The International Court of Justice (ICC) announced this week the admission of Palestine as an observer state –a status that does not amount to membership. The representative of the Palestine Liberation Organization (PLO) in New York, Riyad Mansour, reacted to this symbolic move by declaring that the next step would be to become a member state. Mansour was thus contradicting his colleague Ibrahim Khraishi, the PLO representative at the United Nations Human Rights Council (UNHRC) in Geneva. On July 9, 2014, Khraishi declared on Palestinian television that, were the “State of Palestine” to join the ICC, it would expose itself to war crime probes.
Referring to the war raging at the time between Israel and Hamas in Gaza, Khraishi declared that “the missiles that are now being launched against Israel, each and every missile constitutes a crime against humanity, whether it hits or misses, because it is directed at civilian targets … Many of our people in Gaza appeared on TV and said that the Israelis warned them to evacuate their homes before the bombardment. In such a case, if someone is killed, the law considers it a mistake rather than an intentional killing because [the Israelis] followed the legal procedures … Therefore, people should know more before they talk emotionally about appealing to the ICC.” What Khraishi was explaining is that Hamas (which rules the Gaza Strip and which is part of the PA government) is guilty of war crimes and, therefore, that the “State of Palestine” would expose itself to war crime probes by formally joining the ICC.
Even the former prosecutor of the International Criminal Court, Luis Moreno-Ocampo, has warned the Palestinians that joining the ICC could backfire because Hamas terrorists would be investigated for rocket fire and suicide bombings against Israeli civilians. In fact, Palestinian terrorist activities can already be prosecuted. This is because many Palestinians engaged in terrorism hold Jordanian citizenship and Jordan is an ICC member. The list includes Hamas leader Khaled Mashal and PA Chairman Mahmoud Abbas himself (in November 2014, the Israeli NGO Shurat Hadin asked the ICC prosecutor to open an investigation into alleged war crimes committed by Abbas, based on his Jordanian citizenship).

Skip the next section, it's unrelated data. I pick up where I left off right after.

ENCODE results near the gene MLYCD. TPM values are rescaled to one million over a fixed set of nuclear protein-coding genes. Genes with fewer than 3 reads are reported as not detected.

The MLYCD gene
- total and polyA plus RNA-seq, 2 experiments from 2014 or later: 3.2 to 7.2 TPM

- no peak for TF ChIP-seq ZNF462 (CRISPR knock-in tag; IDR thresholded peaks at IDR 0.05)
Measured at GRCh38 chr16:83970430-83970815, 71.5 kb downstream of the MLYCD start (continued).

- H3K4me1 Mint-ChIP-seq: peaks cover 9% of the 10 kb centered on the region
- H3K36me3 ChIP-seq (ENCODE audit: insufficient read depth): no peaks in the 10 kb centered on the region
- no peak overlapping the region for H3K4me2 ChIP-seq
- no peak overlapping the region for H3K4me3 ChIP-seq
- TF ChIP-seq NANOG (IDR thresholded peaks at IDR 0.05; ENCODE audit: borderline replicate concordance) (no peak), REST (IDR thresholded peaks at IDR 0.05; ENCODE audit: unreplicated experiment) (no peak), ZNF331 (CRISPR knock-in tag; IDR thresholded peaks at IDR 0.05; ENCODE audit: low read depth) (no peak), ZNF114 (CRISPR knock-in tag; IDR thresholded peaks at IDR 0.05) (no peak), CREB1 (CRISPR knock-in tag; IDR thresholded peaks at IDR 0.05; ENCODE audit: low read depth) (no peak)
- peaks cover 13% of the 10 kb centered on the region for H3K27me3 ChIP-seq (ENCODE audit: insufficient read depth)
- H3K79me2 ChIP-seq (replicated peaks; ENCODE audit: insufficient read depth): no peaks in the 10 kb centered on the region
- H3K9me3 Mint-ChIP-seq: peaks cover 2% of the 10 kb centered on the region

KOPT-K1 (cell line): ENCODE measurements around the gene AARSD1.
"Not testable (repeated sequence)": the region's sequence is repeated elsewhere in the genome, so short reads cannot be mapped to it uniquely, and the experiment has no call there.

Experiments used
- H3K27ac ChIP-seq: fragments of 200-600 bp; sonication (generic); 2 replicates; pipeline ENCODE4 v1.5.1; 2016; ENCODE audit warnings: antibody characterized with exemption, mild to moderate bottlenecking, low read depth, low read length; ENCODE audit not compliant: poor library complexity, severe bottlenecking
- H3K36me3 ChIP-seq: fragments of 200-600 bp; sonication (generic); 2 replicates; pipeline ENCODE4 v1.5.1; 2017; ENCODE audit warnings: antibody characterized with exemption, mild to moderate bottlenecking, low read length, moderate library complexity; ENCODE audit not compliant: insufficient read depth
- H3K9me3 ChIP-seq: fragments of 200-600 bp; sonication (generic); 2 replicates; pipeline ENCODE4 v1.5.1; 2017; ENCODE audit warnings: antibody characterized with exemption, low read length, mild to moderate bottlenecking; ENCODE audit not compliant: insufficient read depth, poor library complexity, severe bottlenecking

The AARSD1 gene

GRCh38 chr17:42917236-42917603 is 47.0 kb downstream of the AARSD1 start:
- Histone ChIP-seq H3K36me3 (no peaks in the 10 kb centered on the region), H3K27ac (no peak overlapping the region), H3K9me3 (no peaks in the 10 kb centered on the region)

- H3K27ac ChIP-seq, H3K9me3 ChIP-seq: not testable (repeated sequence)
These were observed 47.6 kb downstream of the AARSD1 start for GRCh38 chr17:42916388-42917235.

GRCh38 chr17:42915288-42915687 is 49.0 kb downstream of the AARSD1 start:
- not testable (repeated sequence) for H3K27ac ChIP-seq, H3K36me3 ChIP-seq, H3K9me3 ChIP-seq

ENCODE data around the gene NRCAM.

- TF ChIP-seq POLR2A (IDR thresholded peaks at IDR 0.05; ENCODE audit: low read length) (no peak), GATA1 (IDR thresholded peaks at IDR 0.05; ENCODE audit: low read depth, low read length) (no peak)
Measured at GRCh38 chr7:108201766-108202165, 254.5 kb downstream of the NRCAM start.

Were the virtual State of Palestine to become an ICC member, Israel could (and should, in my opinion) join the ICC as well to give the Palestinians a taste of their own medicine. It is doubtful whether, in such a scenario, the ICC would want to be used as a propaganda tool by both sides. But if the ICC were to endorse the Palestinian claim that Israeli settlements constitute a war crime and that the Court should have retroactive jurisdiction to prosecute them, then Israel could embarrass countries that support the Palestinians by forcing an investigation of Turkish settlements in Cyprus or of Moroccan settlements in Western Sahara.
There are also legal precedents that would make it hard, if not impossible, for the Palestinians to involve the ICC in their “lawfare” (legal warfare) against Israel. In May 2013, the Office of the Prosecutor (OTP) of the ICC rejected an attempt by former Egyptian President Mohammed Morsi to evoke the court’s jurisdiction over his country because, the OTP explained, Morsi had no “effective control” of Egypt. Factually, Abbas has no “effective control” over Gaza. Legally, he does not have “effective control” over the West Bank, either, since both he and the UN define Israel as an occupying power in the West Bank, and since effective control belongs to the occupying power.
There never was a State of Palestine in the past and Israel did not invade such a state in June 1967. Israel crossed a temporary ceasefire line and took control of a disputed territory that had been under Jordanian rule (not sovereignty) between 1949 and 1967. What the Palestinians are trying to do is to involve the ICC in a border dispute. But the ICC was established to determine the guilt of individuals, not the borders of nations (border disputes are to be referred to the International Court of Justice). The UN General Assembly decision from November 2012 to grant Palestine the status of non-member observer defined the question of borders as an “outstanding issue.” The UN itself does not define the former armistice line between Israel and Jordan as the border of the putative Palestinian state. Even William Schabas, the Canadian human rights expert who heads the UN investigation into Israel’s role in the 2014 Israel–Gaza conflict, takes the Golan Heights, but not the West Bank, as an example of territory that would fall within ICC jurisdiction were Israel to ratify the ICC treaty. This is because, as opposed to the West Bank, the Golan Heights used to be part of a recognized sovereign country (Syria).
To quote Ibrahim Khraishi again: “People should know more before they talk emotionally about appealing to the ICC.” His government would be well advised to listen.